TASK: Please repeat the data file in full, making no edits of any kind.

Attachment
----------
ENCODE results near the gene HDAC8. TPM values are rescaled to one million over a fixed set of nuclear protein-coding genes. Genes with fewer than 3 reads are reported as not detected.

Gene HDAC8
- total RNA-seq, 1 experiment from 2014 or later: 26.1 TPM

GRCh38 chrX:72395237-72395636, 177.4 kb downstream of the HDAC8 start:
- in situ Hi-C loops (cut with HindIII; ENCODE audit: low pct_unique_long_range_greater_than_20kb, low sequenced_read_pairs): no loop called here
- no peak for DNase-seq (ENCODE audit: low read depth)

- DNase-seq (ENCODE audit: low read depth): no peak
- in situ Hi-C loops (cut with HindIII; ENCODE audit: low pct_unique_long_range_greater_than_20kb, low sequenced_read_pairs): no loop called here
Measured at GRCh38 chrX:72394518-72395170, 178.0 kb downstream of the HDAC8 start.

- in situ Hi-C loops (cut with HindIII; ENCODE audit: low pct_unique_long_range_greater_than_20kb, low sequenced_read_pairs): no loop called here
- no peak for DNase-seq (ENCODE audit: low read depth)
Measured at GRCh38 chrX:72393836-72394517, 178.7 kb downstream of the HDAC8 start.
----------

ENCODE results near the gene HDAC8. TPM values are rescaled to one million over a fixed set of nuclear protein-coding genes. Genes with fewer than 3 reads are reported as not detected.

Gene HDAC8
- total RNA-seq, 1 experiment from 2014 or later: 26.1 TPM

GRCh38 chrX:72395237-72395636, 177.4 kb downstream of the HDAC8 start:
- in situ Hi-C loops (cut with HindIII; ENCODE audit: low pct_unique_long_range_greater_than_20kb, low sequenced_read_pairs): no loop called here
- no peak for DNase-seq (ENCODE audit: low read depth)

- DNase-seq (ENCODE audit: low read depth): no peak
- in situ Hi-C loops (cut with HindIII; ENCODE audit: low pct_unique_long_range_greater_than_20kb, low sequenced_read_pairs): no loop called here
Measured at GRCh38 chrX:72394518-72395170, 178.0 kb downstream of the HDAC8 start.

- in situ Hi-C loops (cut with HindIII; ENCODE audit: low pct_unique_long_range_greater_than_20kb, low sequenced_read_pairs): no loop called here
- no peak for DNase-seq (ENCODE audit: low read depth)
Measured at GRCh38 chrX:72393836-72394517, 178.7 kb downstream of the HDAC8 start.